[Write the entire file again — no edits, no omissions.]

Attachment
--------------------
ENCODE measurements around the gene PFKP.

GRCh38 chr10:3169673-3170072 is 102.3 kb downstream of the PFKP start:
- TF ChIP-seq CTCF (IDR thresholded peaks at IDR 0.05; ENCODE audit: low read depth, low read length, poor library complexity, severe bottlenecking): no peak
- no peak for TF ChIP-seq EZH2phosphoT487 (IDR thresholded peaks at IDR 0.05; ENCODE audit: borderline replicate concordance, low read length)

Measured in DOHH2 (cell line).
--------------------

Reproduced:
ENCODE measurements around the gene PFKP.

GRCh38 chr10:3169673-3170072 is 102.3 kb downstream of the PFKP start:
- TF ChIP-seq CTCF (IDR thresholded peaks at IDR 0.05; ENCODE audit: low read depth, low read length, poor library complexity, severe bottlenecking): no peak
- no peak for TF ChIP-seq EZH2phosphoT487 (IDR thresholded peaks at IDR 0.05; ENCODE audit: borderline replicate concordance, low read length)

Measured in DOHH2 (cell line).